Under today’s laws, very few American families need to worry about the 40% estate tax being applied to their loved ones’ inheritances. An individual can pass $11.58M without estate tax and a married couple just over $23M.
However, under tomorrow’s laws (tomorrow being the end of 2025), more families will need to be creative to avoid estate tax – the exemption amounts are set to drop down to approximately $6M per person ($12M for a married couple). With increasing federal deficits and historically low tax rates, most commentators do expect the estate tax to move from hitting only the top half of the 1% to hitting the affluent more broadly.
Advanced Planning Opportunities:
With asset prices down over the past couple of months, some of our higher-net worth clients are considering making irrevocable gifts to their loved ones. The IRS has confirmed that if large gifts are made (e.g. Dad and Mom gift $10M to a trust for their children) and the estate tax exemption drops, the IRS will not “claw back” the gift.
We would typically do this advanced planning in the form of an irrevocable life insurance trust (“ILIT”) or potentially with a grantor-retained annuity trust (“GRAT”). The GRAT option is extra powerful during times when asset prices are down and interest rates are low (like now).
If you’d like to discuss these opportunities further, please let us know.
Basic Planning Opportunities: For those not ready to do irrevocable planning like making large gifts or putting assets in the name of other loved ones, there are two more basic opportunities – one of which is especially powerful right now.
- Low Interest Family Loans:
- Each month, the IRS publishes interest rates known as the Applicable Federal Rate (“AFR”). Loans made between loved ones that are interest-free or have an interest rate below these amounts are considered to be gifts and subject to gift tax laws.
- If loans between loved ones are made as bona-fide loans, in writing, with reasonable terms and a borrower and lender who complies with the term of the loans, they can be a powerful and simple estate planning tool.
- Consider a generous mother with a net worth of $7M. She wants to help her responsible adult daughter purchase her first home. Her daughter can get a traditional loan from a bank at 3.5%. Mom can supplement the traditional bank loan with an “intra-family” loan at today’s HISTORICALLY low rates for the month of May:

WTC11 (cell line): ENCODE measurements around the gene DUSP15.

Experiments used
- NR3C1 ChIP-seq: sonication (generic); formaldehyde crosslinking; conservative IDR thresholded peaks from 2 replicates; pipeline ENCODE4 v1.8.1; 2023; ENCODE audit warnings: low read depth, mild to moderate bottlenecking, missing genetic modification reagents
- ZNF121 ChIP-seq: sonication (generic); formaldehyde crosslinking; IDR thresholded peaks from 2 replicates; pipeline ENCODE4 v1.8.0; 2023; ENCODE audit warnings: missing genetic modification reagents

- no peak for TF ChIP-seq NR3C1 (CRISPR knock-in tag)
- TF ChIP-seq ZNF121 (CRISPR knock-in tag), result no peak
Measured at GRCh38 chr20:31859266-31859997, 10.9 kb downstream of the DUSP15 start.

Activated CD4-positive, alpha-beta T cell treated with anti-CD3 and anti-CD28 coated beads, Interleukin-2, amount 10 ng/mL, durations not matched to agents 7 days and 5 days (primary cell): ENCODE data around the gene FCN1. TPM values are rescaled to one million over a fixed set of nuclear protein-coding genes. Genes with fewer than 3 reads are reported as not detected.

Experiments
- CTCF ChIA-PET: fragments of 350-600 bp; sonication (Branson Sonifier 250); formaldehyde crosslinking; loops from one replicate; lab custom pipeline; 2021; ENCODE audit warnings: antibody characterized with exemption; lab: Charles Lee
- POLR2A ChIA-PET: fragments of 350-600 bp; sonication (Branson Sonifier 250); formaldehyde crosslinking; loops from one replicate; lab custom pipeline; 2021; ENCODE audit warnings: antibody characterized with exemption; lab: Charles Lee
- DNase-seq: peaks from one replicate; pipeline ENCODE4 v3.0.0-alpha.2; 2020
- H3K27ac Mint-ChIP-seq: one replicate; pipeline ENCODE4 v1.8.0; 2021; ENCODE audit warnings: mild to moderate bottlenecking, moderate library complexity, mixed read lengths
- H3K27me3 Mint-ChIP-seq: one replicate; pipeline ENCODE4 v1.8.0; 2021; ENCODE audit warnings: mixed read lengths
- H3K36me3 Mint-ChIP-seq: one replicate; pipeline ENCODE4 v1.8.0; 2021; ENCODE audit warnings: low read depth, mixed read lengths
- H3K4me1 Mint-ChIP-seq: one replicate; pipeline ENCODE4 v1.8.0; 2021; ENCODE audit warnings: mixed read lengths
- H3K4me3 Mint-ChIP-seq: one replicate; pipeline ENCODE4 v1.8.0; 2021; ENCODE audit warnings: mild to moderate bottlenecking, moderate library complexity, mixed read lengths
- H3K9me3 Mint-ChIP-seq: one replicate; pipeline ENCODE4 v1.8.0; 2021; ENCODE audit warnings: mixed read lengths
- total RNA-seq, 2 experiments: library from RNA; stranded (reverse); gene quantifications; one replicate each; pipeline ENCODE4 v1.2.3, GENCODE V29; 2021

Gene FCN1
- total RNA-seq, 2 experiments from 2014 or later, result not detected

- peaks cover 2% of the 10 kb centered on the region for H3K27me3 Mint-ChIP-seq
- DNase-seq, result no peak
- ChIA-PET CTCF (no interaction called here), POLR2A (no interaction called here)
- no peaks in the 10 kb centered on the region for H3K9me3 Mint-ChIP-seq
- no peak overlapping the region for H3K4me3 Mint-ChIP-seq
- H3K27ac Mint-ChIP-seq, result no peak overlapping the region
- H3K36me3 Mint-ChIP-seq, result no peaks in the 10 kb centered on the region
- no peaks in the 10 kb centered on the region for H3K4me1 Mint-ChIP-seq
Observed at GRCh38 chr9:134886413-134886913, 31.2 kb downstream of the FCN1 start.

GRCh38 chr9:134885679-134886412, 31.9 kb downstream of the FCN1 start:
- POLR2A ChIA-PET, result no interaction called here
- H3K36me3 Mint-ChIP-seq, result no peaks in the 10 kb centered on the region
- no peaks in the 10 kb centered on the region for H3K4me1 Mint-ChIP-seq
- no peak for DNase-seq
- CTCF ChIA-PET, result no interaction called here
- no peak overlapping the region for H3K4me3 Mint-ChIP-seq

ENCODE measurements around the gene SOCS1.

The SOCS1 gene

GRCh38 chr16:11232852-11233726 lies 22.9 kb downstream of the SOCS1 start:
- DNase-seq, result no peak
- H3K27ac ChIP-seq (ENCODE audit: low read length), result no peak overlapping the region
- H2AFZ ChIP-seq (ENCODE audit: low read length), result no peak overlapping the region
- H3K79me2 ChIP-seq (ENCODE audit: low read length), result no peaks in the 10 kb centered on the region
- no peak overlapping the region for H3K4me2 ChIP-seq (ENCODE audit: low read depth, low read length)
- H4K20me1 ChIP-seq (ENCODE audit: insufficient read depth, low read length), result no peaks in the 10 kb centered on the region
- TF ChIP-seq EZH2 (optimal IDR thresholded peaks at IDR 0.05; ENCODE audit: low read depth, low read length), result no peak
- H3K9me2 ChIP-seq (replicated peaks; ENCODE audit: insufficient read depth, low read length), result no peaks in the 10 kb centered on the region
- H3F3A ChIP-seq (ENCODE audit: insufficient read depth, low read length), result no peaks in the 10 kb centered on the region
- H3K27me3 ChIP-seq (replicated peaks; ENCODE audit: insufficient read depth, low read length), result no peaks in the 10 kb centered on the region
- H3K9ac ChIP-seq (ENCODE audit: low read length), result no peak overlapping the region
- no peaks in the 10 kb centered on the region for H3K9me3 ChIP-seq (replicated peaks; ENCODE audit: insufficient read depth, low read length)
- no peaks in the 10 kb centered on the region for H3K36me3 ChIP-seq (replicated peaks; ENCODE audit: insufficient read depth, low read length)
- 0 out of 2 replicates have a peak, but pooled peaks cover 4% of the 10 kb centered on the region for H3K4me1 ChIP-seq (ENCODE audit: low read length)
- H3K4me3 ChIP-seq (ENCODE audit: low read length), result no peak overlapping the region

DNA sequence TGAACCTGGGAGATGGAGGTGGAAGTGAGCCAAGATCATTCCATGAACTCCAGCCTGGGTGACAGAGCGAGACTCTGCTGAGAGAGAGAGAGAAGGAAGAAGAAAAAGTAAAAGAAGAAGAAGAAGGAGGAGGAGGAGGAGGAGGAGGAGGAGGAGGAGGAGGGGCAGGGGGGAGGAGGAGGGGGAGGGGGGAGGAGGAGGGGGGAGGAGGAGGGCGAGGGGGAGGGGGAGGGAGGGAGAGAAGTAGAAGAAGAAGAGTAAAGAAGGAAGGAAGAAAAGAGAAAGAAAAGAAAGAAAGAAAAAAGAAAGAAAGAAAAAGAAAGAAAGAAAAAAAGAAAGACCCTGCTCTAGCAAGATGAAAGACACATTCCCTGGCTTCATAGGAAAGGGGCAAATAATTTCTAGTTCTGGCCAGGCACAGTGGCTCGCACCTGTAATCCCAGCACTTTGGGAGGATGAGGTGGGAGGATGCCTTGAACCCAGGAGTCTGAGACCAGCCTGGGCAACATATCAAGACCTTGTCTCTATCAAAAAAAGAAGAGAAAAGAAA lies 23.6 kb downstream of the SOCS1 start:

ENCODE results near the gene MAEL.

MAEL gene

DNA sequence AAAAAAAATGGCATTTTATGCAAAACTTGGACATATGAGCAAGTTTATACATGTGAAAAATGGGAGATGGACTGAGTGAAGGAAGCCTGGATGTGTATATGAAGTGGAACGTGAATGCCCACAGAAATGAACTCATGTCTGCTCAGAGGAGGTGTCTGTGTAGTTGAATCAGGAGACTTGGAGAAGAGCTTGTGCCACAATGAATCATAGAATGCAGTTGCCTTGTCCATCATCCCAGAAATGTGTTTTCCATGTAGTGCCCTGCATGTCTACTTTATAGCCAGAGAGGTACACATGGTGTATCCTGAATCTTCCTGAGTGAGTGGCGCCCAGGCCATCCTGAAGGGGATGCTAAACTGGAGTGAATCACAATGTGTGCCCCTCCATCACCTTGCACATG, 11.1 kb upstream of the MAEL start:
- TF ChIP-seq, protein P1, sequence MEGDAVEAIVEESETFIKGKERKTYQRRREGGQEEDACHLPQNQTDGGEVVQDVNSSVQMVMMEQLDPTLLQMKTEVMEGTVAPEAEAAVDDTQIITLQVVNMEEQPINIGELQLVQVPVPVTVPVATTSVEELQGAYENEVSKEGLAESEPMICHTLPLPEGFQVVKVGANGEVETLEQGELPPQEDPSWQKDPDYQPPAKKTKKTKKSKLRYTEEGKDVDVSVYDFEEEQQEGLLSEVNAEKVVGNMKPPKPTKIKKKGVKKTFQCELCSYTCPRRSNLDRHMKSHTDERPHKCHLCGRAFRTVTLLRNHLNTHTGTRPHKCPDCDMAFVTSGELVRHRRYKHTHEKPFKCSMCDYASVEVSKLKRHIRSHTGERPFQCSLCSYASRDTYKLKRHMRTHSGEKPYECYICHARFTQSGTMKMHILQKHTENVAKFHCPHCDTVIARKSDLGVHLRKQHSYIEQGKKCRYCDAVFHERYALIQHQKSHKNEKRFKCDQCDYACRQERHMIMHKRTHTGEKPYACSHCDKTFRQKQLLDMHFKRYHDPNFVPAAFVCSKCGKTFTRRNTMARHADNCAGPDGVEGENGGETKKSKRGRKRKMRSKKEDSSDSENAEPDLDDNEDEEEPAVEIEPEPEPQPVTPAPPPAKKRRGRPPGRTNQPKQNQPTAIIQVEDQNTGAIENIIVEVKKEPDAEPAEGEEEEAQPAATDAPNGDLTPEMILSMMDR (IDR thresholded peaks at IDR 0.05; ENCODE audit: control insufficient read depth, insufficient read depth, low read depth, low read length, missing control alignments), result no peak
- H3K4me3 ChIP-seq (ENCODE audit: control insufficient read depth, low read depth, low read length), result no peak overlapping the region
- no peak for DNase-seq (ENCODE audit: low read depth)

- 0-3 year loan: 0.25% interest
- 3-9 year loan: 0.58% interest
- 9+ year loan: 1.15% interest
- If Mom trusts her daughter to repay the loan, Mom can receive more income than she would in a checking or many money market accounts and she can save her daughter tens of thousands of dollars in interest. We can do all of that while keeping Mom’s estate from growing over the estate tax exemption amount.
- Each individual can give up to $15,000 per year of assets to any other individual without incurring taxes, impacting their estate tax exemption, or filling out any paperwork. For motivated clients who are consistent with this gifting over time, the effects can be powerful!
- Consider a generous married couple with a net worth of $13M. They each gift $15,000 per year to each of their two children starting in the year 2020. Using overly simplified assumptions – little to no turnover in the portfolio and an annualized rate of return of 5%, at the end of the 10 years, the parents will have gifted $300K to each of the children and each of their children will have just under $400K. That $800K is out of the parents’ estate and not subject to a 40% tax!
We are happy to talk you through any questions on either of these simple strategies.